Before agreeing to pay an invoice from a supplier, the purchase order, goods receipt note, and invoice from the supplier are compared. This standard practice is known as a "three-way match."
A three-way match can assist in deciding whether only a portion of the invoice should be paid or the whole amount should be paid. The invoices must fall within the matching limits for the verification to succeed. If they do not, the invoice will be put on hold, and payments will not be made until the hold is lifted or the issue is resolved. A retained invoice is a fail-safe that prohibits payment of an order that has not been matched with a customer and is not confirmed.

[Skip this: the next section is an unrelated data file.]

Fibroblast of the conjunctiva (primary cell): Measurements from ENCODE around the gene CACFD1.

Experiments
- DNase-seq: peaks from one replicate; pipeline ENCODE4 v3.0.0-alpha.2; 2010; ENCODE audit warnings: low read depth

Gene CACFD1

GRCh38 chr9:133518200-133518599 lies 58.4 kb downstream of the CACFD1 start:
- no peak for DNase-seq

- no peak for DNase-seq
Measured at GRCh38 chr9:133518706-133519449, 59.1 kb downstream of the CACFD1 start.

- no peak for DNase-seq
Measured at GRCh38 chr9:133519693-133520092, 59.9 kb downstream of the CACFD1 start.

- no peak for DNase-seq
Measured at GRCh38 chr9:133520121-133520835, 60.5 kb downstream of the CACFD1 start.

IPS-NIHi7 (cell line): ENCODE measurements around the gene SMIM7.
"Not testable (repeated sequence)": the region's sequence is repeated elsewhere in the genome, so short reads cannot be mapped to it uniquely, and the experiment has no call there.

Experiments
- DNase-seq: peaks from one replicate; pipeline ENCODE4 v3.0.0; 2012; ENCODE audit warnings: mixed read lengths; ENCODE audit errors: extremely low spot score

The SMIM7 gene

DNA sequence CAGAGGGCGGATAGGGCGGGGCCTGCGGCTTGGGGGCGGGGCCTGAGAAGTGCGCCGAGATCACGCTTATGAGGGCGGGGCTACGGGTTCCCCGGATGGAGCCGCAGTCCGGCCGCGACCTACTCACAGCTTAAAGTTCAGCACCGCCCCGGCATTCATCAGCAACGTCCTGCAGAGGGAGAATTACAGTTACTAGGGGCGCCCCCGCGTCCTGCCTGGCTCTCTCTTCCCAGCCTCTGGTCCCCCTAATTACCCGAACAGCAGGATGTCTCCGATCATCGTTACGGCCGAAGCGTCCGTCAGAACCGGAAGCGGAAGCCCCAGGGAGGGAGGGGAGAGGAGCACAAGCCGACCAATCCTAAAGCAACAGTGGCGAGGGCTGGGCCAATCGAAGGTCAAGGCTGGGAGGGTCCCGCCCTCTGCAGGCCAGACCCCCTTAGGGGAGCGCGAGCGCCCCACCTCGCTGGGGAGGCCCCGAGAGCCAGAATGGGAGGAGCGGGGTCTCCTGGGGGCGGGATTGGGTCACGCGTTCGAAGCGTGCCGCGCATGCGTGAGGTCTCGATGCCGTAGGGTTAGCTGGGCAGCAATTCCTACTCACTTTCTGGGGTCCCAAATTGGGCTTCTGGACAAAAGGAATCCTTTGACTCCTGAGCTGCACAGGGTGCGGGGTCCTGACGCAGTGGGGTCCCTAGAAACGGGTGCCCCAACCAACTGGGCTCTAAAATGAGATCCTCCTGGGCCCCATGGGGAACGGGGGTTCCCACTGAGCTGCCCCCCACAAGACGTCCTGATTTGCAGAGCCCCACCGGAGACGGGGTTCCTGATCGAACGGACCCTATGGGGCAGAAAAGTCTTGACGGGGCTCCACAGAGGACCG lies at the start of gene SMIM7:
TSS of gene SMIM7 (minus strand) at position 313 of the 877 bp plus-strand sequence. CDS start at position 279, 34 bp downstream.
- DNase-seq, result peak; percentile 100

When someone operates a company, the last thing they want to do is pay an invoice that is either false or erroneous. The use of three-way matching can assist in protecting the accounts payable from being exposed to fraudulent or incorrectly submitted invoices. A growing number of corporate leaders and departments responsible for the company's finances are turning to three-way match processing to reduce risk and rein in expenditure at their organizations. Integrating automatic three-way verification into the accounts payable procedure is an excellent protective method from overpaying for products and services or making a payment on a fake invoice.